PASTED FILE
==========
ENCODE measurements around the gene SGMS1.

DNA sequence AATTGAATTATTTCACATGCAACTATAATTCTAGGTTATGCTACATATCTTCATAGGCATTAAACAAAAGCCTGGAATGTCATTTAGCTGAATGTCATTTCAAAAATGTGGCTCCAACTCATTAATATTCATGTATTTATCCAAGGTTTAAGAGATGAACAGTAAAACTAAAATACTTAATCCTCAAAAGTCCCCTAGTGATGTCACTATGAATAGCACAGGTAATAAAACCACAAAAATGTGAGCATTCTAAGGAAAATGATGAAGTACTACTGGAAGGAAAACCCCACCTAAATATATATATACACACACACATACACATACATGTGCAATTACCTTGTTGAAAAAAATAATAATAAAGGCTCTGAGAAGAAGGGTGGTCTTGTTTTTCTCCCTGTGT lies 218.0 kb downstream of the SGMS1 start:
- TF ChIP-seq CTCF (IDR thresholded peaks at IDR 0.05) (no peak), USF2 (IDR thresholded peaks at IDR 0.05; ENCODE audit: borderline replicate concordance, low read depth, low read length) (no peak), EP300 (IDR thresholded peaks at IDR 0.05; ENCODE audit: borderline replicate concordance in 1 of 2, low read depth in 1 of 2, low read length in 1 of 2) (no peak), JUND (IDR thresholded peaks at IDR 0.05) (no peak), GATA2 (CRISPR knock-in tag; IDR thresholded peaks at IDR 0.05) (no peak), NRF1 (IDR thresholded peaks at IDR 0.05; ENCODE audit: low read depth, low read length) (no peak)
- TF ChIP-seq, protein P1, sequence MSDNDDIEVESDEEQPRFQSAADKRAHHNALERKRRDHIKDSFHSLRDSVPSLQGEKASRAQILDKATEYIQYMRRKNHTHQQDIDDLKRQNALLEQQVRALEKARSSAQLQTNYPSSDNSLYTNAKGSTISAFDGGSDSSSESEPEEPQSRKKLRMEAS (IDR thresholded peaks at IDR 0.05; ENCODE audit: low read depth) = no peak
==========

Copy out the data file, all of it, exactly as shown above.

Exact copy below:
ENCODE measurements around the gene SGMS1.

DNA sequence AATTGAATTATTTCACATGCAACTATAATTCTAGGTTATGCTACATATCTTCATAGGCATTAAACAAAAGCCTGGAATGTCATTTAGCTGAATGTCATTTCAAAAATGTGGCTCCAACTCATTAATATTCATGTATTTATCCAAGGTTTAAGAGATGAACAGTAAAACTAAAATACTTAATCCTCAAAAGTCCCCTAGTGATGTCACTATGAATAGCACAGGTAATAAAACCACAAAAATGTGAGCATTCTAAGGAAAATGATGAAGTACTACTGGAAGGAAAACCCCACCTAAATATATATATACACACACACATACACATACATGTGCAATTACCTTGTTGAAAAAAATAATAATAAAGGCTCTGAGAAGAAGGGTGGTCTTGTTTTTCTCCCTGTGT lies 218.0 kb downstream of the SGMS1 start:
- TF ChIP-seq CTCF (IDR thresholded peaks at IDR 0.05) (no peak), USF2 (IDR thresholded peaks at IDR 0.05; ENCODE audit: borderline replicate concordance, low read depth, low read length) (no peak), EP300 (IDR thresholded peaks at IDR 0.05; ENCODE audit: borderline replicate concordance in 1 of 2, low read depth in 1 of 2, low read length in 1 of 2) (no peak), JUND (IDR thresholded peaks at IDR 0.05) (no peak), GATA2 (CRISPR knock-in tag; IDR thresholded peaks at IDR 0.05) (no peak), NRF1 (IDR thresholded peaks at IDR 0.05; ENCODE audit: low read depth, low read length) (no peak)
- TF ChIP-seq, protein P1, sequence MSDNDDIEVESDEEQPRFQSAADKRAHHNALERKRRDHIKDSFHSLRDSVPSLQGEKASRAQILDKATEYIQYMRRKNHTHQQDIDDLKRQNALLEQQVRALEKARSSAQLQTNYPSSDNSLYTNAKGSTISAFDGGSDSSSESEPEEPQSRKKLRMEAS (IDR thresholded peaks at IDR 0.05; ENCODE audit: low read depth) = no peak